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Meganomics:SOPA/PIPA,Misuse of legal resources

 
 
Reply Tue 7 Feb, 2012 11:40 pm
http://torrentfreak.com/meganomics-the-future-of-follow-the-money-copyright-enforcement-120124/

Quote:

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As usual when talking about piracy, there are lots of claims but very few hard numbers. The revenue estimates that do circulate in file sharing cases are notable, however, for their miniscule size compared to the 10s or, occasionally, 100s of billions in losses claimed by industry groups. Here are a few examples…

The Swedish trial of The Pirate Bay trial in 2009 became an occasion for all sorts of competing estimates of revenues. Record industry group IFPI estimated the site’s revenues at $3 million per year. The MPAA described $5 million in revenues. But prosecutors endorsed a much lower number: $170,000 from advertising (against what the defense characterized as $112,000/year in server/bandwidth costs and $100,000 per year in revenue). This is for a site that appears consistently among the top 100 visited sites in the world......
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gungasnake
 
  1  
Reply Wed 8 Feb, 2012 05:53 am
@gungasnake,
I'n not any sort of an expert on this one but, somebody correct me if this is wrong, the basic factors appear to be that:

  • The business model which the RIAA and MPAA are trying to defend is fundamentally broken
  • The Obunga/Holder "justice" dept has just raided a business in another country somehow or other
  • They've handed all of the records on the computers they seized over to the RIAA and MPAA
  • Something like 30% of all internet users have used megaupload at one time or other
  • At something like $140K/download, the RIAA and MPAA are now in a position in theory at least to sue some significant fraction of the human race into slavery


gungasnake
 
  1  
Reply Sun 12 Feb, 2012 02:48 pm
linked from drudge:

http://www.dailymail.co.uk/sciencetech/article-2099425/FBIs-Megaupload-bust-reduce-internet-piracy-says-study.html
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DrewDad
 
  1  
Reply Sun 12 Feb, 2012 03:32 pm
@gungasnake,
The amounts were not for $140K per download, it was $140K per file shared.

It is still copyright infringement to download a copyrighted work without permission; it's a different kind of copyright infringement, though, from knowingly contributing to other people downloading it.
gungasnake
 
  1  
Reply Sun 12 Feb, 2012 08:39 pm
@DrewDad,
As that last item I posted notes, the raid on megaupload didn't make a dent in "piracy", and appears to have been motivated much more by fear of Kim Dotcom devising a new business model under which artists might actually have made some money prior to turning forty.
DrewDad
 
  1  
Reply Sun 12 Feb, 2012 11:25 pm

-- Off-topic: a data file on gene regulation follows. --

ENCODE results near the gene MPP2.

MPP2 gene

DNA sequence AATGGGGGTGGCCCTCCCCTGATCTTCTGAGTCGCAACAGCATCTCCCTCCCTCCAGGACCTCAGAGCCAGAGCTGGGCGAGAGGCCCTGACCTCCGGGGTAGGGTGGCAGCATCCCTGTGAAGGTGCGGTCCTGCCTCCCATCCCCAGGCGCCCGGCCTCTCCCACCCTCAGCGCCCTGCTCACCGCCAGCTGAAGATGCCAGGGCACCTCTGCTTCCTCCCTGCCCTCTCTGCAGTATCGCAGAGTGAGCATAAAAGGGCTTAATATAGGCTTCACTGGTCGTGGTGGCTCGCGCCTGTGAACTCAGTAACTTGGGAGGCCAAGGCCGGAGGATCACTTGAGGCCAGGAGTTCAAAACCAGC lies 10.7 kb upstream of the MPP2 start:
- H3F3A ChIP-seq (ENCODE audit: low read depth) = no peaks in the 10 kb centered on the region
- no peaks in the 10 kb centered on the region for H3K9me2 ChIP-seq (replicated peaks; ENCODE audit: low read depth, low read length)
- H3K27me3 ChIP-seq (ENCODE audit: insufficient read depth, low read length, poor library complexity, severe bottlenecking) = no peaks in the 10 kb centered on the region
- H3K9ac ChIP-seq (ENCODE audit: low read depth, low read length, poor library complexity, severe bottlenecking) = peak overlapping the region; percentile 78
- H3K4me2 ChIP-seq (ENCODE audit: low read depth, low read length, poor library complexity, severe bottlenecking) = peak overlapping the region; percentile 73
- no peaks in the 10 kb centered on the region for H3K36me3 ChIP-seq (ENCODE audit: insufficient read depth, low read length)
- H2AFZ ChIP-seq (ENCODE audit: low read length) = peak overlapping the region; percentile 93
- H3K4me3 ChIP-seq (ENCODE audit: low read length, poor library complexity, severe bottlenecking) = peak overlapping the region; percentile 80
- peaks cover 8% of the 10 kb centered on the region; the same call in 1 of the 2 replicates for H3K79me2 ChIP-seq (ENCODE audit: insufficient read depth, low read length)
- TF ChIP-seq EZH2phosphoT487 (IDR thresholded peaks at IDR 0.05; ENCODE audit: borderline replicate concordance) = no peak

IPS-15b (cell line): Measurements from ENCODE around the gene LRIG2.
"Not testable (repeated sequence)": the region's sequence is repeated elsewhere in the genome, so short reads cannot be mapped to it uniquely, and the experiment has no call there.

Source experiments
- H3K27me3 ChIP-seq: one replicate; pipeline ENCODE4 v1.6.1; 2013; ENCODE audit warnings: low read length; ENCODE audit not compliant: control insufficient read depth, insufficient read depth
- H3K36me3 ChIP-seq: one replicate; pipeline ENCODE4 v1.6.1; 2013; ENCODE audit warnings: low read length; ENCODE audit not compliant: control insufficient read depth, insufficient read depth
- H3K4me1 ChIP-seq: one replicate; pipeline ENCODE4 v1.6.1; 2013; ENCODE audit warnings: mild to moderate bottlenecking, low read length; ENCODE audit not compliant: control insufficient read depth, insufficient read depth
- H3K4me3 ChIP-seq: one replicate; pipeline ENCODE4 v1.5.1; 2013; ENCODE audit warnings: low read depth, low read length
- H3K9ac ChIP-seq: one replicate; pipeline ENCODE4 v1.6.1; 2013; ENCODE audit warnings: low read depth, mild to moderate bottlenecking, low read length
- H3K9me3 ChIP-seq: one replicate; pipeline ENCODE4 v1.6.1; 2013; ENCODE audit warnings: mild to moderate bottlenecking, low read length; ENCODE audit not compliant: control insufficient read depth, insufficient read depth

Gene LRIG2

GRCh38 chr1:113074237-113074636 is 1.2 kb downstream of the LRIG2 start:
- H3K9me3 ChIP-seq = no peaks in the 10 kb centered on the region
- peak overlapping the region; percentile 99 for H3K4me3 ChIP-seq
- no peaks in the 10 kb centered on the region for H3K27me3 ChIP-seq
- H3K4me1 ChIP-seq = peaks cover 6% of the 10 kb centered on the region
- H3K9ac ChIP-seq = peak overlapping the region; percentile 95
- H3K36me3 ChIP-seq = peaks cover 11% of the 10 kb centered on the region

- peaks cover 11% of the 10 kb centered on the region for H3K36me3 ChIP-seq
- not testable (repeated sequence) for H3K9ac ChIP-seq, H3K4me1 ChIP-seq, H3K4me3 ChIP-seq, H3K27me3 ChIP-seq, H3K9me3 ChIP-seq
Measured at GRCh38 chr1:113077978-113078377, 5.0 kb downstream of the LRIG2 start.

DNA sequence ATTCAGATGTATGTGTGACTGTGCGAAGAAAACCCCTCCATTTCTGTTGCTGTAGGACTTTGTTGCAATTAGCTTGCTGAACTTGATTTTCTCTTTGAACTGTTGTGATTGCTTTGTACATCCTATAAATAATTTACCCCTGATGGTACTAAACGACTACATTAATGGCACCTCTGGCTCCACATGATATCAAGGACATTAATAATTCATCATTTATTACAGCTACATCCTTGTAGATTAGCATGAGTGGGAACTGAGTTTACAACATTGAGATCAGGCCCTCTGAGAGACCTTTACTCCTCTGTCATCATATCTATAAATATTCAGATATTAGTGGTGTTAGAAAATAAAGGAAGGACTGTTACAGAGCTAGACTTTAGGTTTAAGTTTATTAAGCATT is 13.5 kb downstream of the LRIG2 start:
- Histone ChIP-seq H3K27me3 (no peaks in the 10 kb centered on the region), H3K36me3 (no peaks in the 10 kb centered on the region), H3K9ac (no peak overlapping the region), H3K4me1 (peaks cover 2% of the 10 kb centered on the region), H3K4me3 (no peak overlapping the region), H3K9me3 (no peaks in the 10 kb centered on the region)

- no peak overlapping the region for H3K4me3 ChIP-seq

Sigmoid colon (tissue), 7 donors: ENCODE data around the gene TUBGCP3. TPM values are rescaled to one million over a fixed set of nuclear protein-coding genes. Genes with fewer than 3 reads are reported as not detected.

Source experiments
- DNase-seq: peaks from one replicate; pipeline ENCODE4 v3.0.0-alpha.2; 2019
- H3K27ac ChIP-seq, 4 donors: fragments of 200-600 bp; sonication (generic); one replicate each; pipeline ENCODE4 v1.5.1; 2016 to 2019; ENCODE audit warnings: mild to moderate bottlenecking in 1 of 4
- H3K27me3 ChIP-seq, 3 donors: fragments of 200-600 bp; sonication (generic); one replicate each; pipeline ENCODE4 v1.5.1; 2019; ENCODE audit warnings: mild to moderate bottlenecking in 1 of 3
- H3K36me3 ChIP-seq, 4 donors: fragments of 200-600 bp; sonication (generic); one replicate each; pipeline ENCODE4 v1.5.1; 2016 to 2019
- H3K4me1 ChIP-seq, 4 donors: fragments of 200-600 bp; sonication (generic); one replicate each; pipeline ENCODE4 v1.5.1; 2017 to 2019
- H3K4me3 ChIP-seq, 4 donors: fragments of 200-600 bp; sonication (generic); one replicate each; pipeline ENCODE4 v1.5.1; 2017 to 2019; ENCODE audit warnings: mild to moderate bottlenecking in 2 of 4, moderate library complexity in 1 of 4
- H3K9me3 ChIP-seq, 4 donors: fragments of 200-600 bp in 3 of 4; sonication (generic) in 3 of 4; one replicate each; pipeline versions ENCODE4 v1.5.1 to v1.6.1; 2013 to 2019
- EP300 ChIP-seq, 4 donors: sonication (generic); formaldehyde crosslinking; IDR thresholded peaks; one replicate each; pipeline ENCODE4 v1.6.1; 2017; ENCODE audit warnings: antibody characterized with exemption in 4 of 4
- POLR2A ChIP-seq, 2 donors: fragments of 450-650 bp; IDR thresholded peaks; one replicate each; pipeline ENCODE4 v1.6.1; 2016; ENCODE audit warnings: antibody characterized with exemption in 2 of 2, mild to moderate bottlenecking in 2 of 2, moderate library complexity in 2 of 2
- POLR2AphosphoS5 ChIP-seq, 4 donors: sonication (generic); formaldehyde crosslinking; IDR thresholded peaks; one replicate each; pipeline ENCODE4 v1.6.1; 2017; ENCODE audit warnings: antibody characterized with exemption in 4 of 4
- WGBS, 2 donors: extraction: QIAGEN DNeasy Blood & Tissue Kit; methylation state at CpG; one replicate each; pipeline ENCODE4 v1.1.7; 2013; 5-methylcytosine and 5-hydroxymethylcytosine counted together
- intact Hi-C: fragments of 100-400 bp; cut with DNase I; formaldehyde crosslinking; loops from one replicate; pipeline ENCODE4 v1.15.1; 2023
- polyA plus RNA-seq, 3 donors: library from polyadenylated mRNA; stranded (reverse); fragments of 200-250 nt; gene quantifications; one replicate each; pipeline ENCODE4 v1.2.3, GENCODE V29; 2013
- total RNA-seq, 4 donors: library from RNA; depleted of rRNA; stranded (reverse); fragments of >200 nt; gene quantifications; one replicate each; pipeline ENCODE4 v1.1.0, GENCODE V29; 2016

@gungasnake,
I'm well aware that all of the takedowns have not resulted in reducing piracy, or increasing revenues for copyright holders (which should be the goal of the copyright holders).
DrewDad
 
  1  
Reply Mon 13 Feb, 2012 10:35 am
@DrewDad,
Turns out I was wrong regarding downloading:

http://www.techdirt.com/articles/20120201/01172117619/how-does-penalty-content-theft-match-up-with-similar-crimes.shtml

Quote:
Copyright “theft” is a very different story. Copyright infringement statutory damages in civil litigation can be as high as $150,000 for infringement of a single work. Yes, a single work such as a single song with an iTunes download value of $1. A copyright holder can claim such statutory damages without needing to prove a single penny of damage or loss. Think such sky-high damages aren’t realistic? Think again. In the RIAA’s case against single mother Jammie Thomas, a jury awarded $1,500,000 for the download of 24 songs, with no proof that she had transmitted songs to others. The federal judge thought that was ridiculous and reduced the total award to $54,000 – and the RIAA and MPAA are now arguing strenuously on appeal that the jury verdict should return to the original figure, $62,500 per downloaded song.

What if we work backwards, and see how the law might punish those other, similar, infractions with a damages system similar to copyright:

If we take copyright law’s maximum-penalty-to-price ratio as applied to an illegal download, and apply that same penalty-to-price ratio to the New York subway, the maximum penalty for jumping that turnstile and avoiding the $2.50 fare would be $375,000 instead of $100. Copyright industries are on to a really good thing under current law. One could say it’s a steal.
gungasnake
 
  1  
Reply Mon 13 Feb, 2012 10:23 pm
@DrewDad,
The real questions are how the hell does the US govt. arrest a citizen of New Zealand or coerce the govt. of New Zealand to arrest one of its own citizens, and what is the payoff scheme which would cause the US govt. to act on the behalf of the RIAA to the point of confiscating other people's computers and turning them over to the RIAA??

Could it be that the story might involve a rogue political party which is mainly financed by that sort of **** because it doesn't really represent anybody who could afford thirty or forty dollars for the cause every couple of months or so??
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